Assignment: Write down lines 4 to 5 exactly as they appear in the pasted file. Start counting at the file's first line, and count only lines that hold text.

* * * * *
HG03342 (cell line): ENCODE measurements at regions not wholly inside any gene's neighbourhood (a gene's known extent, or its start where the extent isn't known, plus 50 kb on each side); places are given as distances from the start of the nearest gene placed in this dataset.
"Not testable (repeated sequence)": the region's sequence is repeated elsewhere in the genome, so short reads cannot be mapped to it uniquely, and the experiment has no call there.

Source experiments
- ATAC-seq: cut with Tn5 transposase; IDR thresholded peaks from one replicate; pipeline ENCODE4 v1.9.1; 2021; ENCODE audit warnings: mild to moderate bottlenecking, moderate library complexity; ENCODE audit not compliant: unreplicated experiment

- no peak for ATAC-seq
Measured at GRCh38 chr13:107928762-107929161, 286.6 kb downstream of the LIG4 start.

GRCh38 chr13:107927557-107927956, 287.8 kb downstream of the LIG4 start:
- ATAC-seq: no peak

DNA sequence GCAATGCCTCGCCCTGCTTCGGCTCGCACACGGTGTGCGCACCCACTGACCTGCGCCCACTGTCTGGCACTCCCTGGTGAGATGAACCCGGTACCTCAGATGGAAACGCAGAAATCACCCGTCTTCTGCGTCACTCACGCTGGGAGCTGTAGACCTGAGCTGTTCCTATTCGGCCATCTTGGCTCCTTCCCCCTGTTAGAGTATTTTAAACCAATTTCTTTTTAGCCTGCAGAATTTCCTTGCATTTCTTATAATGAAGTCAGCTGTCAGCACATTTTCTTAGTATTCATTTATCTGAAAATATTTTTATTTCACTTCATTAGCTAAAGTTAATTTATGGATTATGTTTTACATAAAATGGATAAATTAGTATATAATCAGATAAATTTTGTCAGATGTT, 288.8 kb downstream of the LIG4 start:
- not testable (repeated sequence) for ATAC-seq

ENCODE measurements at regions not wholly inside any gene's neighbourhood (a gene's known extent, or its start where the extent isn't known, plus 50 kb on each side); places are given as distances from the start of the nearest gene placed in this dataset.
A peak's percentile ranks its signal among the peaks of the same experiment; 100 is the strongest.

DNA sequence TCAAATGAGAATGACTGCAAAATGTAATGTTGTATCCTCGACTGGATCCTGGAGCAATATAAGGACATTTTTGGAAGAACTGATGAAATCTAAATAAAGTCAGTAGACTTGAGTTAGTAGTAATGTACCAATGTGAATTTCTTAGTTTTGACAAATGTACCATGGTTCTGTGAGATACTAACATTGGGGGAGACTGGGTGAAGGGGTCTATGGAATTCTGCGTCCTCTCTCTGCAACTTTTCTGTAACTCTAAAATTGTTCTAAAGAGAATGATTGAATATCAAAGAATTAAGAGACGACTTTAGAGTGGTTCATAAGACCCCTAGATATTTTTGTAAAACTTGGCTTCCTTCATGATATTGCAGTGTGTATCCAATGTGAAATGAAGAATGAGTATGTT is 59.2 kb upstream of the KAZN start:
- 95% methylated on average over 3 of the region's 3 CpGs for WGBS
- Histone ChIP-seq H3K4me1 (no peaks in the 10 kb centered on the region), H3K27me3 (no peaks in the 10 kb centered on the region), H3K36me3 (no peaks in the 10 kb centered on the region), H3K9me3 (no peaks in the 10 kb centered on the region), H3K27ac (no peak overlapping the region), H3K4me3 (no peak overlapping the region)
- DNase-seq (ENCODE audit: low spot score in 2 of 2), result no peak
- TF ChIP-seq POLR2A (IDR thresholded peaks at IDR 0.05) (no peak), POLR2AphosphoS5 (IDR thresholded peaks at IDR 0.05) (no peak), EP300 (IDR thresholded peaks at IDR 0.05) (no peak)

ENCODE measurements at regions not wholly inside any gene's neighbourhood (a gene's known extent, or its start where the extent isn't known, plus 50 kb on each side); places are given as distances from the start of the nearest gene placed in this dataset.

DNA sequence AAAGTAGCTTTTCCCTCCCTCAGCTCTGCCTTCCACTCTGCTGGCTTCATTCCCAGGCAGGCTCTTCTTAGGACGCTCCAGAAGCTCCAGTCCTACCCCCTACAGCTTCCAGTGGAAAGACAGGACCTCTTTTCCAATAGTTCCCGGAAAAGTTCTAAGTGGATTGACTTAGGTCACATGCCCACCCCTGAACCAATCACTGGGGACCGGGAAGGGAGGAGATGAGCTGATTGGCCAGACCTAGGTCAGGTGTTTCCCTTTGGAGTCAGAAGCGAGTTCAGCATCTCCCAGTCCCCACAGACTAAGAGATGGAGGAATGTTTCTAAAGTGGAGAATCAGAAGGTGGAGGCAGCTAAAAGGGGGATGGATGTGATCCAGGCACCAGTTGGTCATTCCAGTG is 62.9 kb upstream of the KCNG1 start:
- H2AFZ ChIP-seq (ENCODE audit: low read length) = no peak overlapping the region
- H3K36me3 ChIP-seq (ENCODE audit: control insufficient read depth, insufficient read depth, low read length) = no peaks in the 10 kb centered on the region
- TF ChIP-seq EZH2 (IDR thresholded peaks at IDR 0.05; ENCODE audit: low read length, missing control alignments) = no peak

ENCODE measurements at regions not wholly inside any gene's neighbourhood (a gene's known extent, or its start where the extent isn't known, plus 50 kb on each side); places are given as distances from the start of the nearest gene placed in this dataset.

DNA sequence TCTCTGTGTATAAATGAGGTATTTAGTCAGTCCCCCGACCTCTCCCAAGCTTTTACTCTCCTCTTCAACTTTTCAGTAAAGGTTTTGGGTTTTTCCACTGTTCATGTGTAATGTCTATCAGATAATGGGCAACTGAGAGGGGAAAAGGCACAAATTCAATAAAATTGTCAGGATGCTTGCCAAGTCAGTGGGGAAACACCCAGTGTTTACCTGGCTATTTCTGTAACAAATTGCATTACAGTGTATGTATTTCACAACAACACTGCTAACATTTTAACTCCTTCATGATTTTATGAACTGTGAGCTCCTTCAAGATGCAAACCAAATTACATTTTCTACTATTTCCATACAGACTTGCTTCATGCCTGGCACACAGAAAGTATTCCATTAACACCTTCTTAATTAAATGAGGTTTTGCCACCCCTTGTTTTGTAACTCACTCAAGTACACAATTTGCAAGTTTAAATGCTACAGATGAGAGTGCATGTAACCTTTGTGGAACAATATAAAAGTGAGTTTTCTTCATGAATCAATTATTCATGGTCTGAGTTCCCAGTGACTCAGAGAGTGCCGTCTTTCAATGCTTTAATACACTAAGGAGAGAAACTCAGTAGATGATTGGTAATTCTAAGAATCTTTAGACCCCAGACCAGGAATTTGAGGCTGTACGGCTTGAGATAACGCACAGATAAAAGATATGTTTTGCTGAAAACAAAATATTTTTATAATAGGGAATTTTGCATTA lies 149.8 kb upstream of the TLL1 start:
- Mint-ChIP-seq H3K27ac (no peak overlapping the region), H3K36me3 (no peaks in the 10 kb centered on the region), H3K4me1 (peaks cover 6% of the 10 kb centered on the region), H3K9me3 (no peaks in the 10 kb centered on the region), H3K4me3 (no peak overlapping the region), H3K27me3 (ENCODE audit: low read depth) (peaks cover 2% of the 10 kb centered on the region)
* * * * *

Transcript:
- ATAC-seq: cut with Tn5 transposase; IDR thresholded peaks from one replicate; pipeline ENCODE4 v1.9.1; 2021; ENCODE audit warnings: mild to moderate bottlenecking, moderate library complexity; ENCODE audit not compliant: unreplicated experiment

- no peak for ATAC-seq